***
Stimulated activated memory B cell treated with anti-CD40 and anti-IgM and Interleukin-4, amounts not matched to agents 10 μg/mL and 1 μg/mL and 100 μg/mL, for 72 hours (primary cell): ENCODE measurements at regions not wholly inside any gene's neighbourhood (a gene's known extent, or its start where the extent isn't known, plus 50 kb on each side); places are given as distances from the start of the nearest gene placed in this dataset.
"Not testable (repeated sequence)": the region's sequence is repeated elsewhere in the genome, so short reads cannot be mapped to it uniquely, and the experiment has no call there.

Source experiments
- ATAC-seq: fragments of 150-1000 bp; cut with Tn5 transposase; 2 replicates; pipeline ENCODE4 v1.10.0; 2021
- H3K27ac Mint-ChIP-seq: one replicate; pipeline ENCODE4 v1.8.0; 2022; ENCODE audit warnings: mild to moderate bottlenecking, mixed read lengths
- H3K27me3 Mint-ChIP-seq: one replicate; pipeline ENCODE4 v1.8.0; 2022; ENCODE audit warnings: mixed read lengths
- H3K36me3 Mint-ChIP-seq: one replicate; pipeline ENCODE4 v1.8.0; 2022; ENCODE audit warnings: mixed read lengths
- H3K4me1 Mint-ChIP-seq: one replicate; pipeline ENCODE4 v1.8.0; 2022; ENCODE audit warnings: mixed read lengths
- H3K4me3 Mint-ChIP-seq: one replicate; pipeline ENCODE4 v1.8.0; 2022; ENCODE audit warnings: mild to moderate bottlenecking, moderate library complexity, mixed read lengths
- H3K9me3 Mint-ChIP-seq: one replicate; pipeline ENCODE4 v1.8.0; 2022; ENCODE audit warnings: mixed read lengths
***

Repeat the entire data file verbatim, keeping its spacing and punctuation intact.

Stimulated activated memory B cell treated with anti-CD40 and anti-IgM and Interleukin-4, amounts not matched to agents 10 μg/mL and 1 μg/mL and 100 μg/mL, for 72 hours (primary cell): ENCODE measurements at regions not wholly inside any gene's neighbourhood (a gene's known extent, or its start where the extent isn't known, plus 50 kb on each side); places are given as distances from the start of the nearest gene placed in this dataset.
"Not testable (repeated sequence)": the region's sequence is repeated elsewhere in the genome, so short reads cannot be mapped to it uniquely, and the experiment has no call there.

Source experiments
- ATAC-seq: fragments of 150-1000 bp; cut with Tn5 transposase; 2 replicates; pipeline ENCODE4 v1.10.0; 2021
- H3K27ac Mint-ChIP-seq: one replicate; pipeline ENCODE4 v1.8.0; 2022; ENCODE audit warnings: mild to moderate bottlenecking, mixed read lengths
- H3K27me3 Mint-ChIP-seq: one replicate; pipeline ENCODE4 v1.8.0; 2022; ENCODE audit warnings: mixed read lengths
- H3K36me3 Mint-ChIP-seq: one replicate; pipeline ENCODE4 v1.8.0; 2022; ENCODE audit warnings: mixed read lengths
- H3K4me1 Mint-ChIP-seq: one replicate; pipeline ENCODE4 v1.8.0; 2022; ENCODE audit warnings: mixed read lengths
- H3K4me3 Mint-ChIP-seq: one replicate; pipeline ENCODE4 v1.8.0; 2022; ENCODE audit warnings: mild to moderate bottlenecking, moderate library complexity, mixed read lengths
- H3K9me3 Mint-ChIP-seq: one replicate; pipeline ENCODE4 v1.8.0; 2022; ENCODE audit warnings: mixed read lengths